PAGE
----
Fast fact: His nickname was Emlen the Gremlin.

Quotable: Tunnell’s Packers teammates often came to him for guidance. “I’m old enough to preside over them, but still young enough to be part of them,” he said.

The Undefeated will profile an athlete each day during Black History Month.

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11:00 AMEmlen Tunnell was the first black player to be inducted into the Pro Football Hall of Fame.

Born: March 29, 1925

Died: July 23, 1975

His story: Tunnell, born in Philadelphia, played football at the University of Toledo in 1942. He suffered a broken neck, which cut short his season, but he recovered in time to lead Toledo’s men’s basketball team to the National Invitation Tournament finals in 1943. He attempted to enlist in the U.S. Army and Navy during World War II but was denied because of his neck injury. He joined the U.S. Coast Guard and served from 1943-46. He finished his college career at the University of Iowa from 1946-47. He signed with the New York Giants in 1948, becoming the first black player to do so. He played defensive halfback and safety with the Giants until 1958 and spent his final three seasons with the Green Bay Packers, retiring in 1962. He played in nine Pro Bowls over his 14-year career and was part of two NFL championship teams in 1956 and ’61. His 79 career interceptions were an NFL record when he retired. He was inducted into the Pro Football Hall of Fame in 1967, the first black player and first pure defensive player to be enshrined. He remained with the Giants from 1963-74 as a special assistant coach and defensive backs coach. (19651974).

Fast fact: His nickname was Emlen the Gremlin.

Quotable: Tunnell’s Packers teammates often came to him for guidance. “I’m old enough to preside over them, but still young enough to be part of them,” he said.

The Undefeated will profile an athlete each day during Black History Month.

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11:00 AMEmlen Tunnell was the first black player to be inducted into the Pro Football Hall of Fame.

Born: March 29, 1925

Died: July 23, 1975

His story: Tunnell, born in Philadelphia, played football at the University of Toledo in 1942. He suffered a broken neck, which cut short his season, but he recovered in time to lead Toledo’s men’s basketball team to the National Invitation Tournament finals in 1943. He attempted to enlist in the U.S. Army and Navy during World War II but was denied because of his neck injury. He joined the U.S. Coast Guard and served from 1943-46. He finished his college career at the University of Iowa from 1946-47. He signed with the New York Giants in 1948, becoming the first black player to do so. He played defensive halfback and safety with the Giants until 1958 and spent his final three seasons with the Green Bay Packers, retiring in 1962. He played in nine Pro Bowls over his 14-year career and was part of two NFL championship teams in 1956 and ’61. His 79 career interceptions were an NFL record when he retired. He was inducted into the Pro Football Hall of Fame in 1967, the first black player and first pure defensive player to be enshrined. He remained with the Giants from 1963-74 as a special assistant coach and defensive backs coach. (19651974).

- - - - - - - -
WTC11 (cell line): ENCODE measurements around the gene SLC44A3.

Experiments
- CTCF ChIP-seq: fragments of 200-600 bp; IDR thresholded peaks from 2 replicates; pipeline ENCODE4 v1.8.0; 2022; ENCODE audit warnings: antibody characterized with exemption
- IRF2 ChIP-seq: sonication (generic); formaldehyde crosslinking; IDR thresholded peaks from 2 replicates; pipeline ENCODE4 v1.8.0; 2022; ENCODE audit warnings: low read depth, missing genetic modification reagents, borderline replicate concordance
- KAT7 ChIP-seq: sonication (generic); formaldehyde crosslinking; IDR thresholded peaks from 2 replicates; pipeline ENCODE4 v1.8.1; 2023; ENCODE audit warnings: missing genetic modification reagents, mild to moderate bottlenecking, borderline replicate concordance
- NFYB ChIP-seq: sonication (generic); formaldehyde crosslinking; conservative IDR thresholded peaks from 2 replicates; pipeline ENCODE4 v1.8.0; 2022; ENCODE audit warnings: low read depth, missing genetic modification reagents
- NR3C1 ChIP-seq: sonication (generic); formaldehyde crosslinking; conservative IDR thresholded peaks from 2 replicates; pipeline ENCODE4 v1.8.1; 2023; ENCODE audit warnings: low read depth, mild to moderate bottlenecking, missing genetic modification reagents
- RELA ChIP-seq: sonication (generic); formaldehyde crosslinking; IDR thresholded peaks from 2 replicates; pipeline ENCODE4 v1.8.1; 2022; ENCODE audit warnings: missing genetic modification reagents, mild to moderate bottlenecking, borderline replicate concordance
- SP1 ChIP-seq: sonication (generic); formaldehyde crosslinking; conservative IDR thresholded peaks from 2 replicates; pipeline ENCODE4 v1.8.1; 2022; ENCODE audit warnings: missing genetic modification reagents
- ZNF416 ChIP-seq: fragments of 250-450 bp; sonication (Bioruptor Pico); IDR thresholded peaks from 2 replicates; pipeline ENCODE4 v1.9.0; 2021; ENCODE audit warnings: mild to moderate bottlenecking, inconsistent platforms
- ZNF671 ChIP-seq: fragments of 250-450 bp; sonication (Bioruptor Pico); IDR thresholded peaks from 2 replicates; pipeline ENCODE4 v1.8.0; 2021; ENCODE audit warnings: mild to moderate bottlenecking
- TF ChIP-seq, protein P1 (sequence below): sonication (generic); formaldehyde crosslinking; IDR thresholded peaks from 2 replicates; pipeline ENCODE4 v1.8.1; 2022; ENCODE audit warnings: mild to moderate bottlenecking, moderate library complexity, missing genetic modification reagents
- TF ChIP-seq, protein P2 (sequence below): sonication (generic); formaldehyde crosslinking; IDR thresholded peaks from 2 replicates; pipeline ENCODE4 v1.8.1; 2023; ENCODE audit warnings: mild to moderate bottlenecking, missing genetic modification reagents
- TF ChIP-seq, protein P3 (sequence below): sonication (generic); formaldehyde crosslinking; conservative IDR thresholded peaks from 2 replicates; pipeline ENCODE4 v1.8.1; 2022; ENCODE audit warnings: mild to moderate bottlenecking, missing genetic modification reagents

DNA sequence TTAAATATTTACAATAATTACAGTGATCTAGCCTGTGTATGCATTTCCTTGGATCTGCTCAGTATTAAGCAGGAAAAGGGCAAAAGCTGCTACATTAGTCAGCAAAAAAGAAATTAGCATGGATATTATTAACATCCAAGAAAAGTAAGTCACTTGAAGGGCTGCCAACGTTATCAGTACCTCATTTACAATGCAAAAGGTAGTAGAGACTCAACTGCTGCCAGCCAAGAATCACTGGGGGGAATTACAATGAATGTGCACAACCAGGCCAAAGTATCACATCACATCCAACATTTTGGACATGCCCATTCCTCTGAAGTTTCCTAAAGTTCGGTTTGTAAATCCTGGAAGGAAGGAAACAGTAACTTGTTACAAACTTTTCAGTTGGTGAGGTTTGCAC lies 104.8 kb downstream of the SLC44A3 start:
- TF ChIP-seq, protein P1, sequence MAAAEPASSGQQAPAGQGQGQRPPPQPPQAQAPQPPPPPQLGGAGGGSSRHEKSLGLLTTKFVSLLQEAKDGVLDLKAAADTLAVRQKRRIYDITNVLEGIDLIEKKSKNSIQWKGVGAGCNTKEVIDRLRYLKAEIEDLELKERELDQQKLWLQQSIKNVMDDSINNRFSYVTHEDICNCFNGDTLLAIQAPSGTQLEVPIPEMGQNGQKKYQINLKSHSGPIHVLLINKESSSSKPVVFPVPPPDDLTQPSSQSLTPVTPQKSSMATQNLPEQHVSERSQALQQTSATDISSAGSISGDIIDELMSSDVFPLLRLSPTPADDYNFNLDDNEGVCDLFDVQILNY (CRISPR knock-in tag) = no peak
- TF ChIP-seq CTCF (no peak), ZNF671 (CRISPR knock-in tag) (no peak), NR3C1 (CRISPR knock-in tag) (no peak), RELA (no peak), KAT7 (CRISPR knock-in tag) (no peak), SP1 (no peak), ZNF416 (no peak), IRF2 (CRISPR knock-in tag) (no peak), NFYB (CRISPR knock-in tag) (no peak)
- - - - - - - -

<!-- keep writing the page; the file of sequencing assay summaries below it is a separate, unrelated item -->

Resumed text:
Fast fact: His nickname was Emlen the Gremlin.

Quotable: Tunnell’s Packers teammates often came to him for guidance. “I’m old enough to preside over them, but still young enough to be part of them,” he said.

The Undefeated will profile an athlete each day during Black History Month.

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11:00 AMEmlen Tunnell was the first black player to be inducted into the Pro Football Hall of Fame.

Born: March 29, 1925

Died: July 23, 1975

His story: Tunnell, born in Philadelphia, played football at the University of Toledo in 1942. He suffered a broken neck, which cut short his season, but he recovered in time to lead Toledo’s men’s basketball team to the National Invitation Tournament finals in 1943. He attempted to enlist in the U.S. Army and Navy during World War II but was denied because of his neck injury. He joined the U.S. Coast Guard and served from 1943-46. He finished his college career at the University of Iowa from 1946-47. He signed with the New York Giants in 1948, becoming the first black player to do so. He played defensive halfback and safety with the Giants until 1958 and spent his final three seasons with the Green Bay Packers, retiring in 1962. He played in nine Pro Bowls over his 14-year career and was part of two NFL championship teams in 1956 and ’61. His 79 career interceptions were an NFL record when he retired. He was inducted into the Pro Football Hall of Fame in 1967, the first black player and first pure defensive player to be enshrined. He remained with the Giants from 1963-74 as a special assistant coach and defensive backs coach. (19651974).

Fast fact: His nickname was Emlen the Gremlin.

Quotable: Tunnell’s Packers teammates often came to him for guidance. “I’m old enough to preside over them, but still young enough to be part of them,” he said.

The Undefeated will profile an athlete each day during Black History Month.